Battery Storage Q&A's

What is a battery storage facility?
We need Circa. 10,000 sq. ft. (929 sq. m) industrial building, or containers, housing batteries capable of supplying, 10MW of power to the National Grid.
Battery storage uses industrial scale battery technology to provide power to the National Grid at times of peak demand, The Batteries are charged when there is a surplus of energy being generated, and then discharged quickly to meet sudden increases in demand. The technology has existed for many years, but has only recently been developed and manufactured on a scale that makes this type of application commercially viable.

What is a suitable site?
Land: › Minimum 0.25 acres (0.1 Ha) suitable for construction of a 10,000-sq. ft. (929 sq. m) industrial building OR land for a container based facility, comprising 11 shipping containers, If a building is required, this will be constructed by A Circuit Ltd, at their cost, to an agreed specification.
Proximity to electrical connection (33kV) or next to a substation, with existing planning consent for industrial or storage uses, or good potential to secure planning consent on existing buildings will of course carry a good premium.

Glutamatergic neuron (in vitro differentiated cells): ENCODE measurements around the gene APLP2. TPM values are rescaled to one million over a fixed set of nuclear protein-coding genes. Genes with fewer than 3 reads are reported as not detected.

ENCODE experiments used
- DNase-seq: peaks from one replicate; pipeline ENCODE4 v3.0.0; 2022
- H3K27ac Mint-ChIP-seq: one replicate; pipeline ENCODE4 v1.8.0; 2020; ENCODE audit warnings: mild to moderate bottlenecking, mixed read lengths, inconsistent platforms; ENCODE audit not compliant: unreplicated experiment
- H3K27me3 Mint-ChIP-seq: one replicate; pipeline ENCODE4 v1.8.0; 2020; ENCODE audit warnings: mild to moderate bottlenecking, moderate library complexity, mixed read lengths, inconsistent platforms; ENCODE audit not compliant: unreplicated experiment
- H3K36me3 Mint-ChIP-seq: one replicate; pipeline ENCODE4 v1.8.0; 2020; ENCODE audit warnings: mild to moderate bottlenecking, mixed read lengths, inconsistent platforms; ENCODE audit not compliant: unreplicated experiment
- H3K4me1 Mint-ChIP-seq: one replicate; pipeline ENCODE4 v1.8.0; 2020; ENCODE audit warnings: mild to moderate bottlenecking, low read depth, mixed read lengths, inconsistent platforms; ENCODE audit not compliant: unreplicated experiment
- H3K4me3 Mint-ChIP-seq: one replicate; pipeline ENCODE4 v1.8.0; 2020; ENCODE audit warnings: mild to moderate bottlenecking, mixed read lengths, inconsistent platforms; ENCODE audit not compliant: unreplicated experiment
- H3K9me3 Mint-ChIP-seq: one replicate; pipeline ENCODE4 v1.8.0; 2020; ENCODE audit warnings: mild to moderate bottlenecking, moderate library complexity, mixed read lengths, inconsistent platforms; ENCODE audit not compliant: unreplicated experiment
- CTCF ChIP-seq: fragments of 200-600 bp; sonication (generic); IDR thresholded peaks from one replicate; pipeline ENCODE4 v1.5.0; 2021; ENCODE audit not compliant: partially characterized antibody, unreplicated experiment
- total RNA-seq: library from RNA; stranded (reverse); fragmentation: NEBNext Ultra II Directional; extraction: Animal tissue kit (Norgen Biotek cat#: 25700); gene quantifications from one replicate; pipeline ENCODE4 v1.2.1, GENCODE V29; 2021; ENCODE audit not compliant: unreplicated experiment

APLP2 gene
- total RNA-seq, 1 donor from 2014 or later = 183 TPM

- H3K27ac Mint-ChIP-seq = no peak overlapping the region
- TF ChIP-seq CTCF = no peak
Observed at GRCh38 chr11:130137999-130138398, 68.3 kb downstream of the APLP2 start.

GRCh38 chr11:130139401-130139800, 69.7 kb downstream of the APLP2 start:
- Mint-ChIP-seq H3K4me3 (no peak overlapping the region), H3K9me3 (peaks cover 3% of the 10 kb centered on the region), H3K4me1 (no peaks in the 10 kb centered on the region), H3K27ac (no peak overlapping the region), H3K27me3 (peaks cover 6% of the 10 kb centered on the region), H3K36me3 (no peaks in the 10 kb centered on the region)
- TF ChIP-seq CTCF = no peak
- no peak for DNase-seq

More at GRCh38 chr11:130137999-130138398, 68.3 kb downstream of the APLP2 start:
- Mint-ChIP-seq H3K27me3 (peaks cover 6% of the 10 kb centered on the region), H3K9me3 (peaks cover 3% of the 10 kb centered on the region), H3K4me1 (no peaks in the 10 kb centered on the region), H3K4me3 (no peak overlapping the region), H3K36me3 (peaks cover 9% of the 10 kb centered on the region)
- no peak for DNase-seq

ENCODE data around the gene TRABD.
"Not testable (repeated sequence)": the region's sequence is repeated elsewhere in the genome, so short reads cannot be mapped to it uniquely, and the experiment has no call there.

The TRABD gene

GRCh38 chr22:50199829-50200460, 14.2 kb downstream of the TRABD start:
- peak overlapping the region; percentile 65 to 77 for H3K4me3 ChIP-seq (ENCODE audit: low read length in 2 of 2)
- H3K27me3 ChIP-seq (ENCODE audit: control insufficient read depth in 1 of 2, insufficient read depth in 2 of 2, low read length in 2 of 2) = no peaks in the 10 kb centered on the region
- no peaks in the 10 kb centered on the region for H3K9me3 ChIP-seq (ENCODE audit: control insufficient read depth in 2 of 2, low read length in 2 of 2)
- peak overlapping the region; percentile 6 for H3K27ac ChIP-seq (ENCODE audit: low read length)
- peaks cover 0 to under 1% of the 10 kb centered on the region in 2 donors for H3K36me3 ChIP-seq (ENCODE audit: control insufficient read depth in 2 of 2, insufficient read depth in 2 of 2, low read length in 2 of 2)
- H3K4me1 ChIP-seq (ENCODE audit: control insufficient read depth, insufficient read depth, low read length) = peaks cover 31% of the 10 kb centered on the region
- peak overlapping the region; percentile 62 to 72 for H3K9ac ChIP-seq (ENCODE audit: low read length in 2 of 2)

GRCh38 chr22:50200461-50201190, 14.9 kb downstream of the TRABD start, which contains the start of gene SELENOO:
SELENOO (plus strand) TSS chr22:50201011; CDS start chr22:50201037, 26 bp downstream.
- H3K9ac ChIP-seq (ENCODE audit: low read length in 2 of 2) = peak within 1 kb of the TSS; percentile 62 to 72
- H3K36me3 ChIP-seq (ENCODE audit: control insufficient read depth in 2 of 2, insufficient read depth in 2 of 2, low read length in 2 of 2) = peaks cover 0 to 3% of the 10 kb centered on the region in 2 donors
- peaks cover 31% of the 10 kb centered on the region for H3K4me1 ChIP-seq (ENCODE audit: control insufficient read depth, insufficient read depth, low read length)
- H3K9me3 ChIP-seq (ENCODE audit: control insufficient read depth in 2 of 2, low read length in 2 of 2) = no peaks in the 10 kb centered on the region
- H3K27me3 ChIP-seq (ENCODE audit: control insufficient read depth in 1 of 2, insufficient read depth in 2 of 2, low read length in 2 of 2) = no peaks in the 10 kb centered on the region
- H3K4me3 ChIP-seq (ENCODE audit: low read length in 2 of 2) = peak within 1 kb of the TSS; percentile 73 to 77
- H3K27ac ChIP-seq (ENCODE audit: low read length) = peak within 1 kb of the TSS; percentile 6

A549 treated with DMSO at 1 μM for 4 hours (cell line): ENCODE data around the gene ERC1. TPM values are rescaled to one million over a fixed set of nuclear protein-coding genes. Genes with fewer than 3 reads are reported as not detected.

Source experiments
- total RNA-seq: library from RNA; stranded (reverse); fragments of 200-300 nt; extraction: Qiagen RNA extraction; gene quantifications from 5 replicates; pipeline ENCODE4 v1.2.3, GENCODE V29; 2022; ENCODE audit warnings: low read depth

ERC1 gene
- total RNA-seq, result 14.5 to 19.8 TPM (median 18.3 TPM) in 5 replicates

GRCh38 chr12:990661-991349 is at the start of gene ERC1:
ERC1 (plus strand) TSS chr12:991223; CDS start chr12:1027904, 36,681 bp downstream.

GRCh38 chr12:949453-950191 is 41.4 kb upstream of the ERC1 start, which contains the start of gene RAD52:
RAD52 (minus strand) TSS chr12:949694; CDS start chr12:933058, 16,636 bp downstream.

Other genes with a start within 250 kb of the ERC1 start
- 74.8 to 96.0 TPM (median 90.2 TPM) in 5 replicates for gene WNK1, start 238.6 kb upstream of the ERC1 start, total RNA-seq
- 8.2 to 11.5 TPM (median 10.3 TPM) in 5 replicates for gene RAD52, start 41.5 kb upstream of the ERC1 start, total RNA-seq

Existing industrial buildings of 9,000–11,000 sq. ft. (836–1,021 sq m) Minimum height to eaves of 5m Detached or terraced In good condition, with remaining design life of 25 yrs.+, Proximity to populated areas increases potential for cost effective, high speed connection to National Grid.

What’s in it for you as the Landlord?
Single option premium of up to £10,000* with Starting rents of up to £50,000* per annum these are Annual RPI linked rent reviews for duration of term which is based on 25 year, subject to tenant only break at 15 years this gives a great and secure income stream suitable for onward investment sale.
Where a building is constructed, the Landlord has option to purchase the building for £1 at the end of the lease term *assumes 10,000 sq. ft. building or containerised solution on best available terms, the value of sites/buildings is a function of the cost of connecting to the National Grid, and the speed at which power can be discharged in to the network.
Further details are provided in the Landlords information pack, available on request. Sites will be dealt with on an ‘open book’ basis, with the cost and speed of connection available shared with Landlords on receipt of an offer from the Distribution Network Operator (DNO). Landlords will not be obligated to proceed until a grid offer has been received and rental level and option premium has been confirmed.

Who are A Circuit Ltd?
A Circuit Ltd is a UK based leading developer and operator of low carbon electricity generation and storage projects. A Circuit Ltd have worked successfully with commercial and large industrial clients on renewable energy projects.
We are also an ICP (Independent Connections Provider) this gives us access to all the advantages of working closely with Lloyds of London, so there can be no better support system anywhere in the World.

Is planning permission required?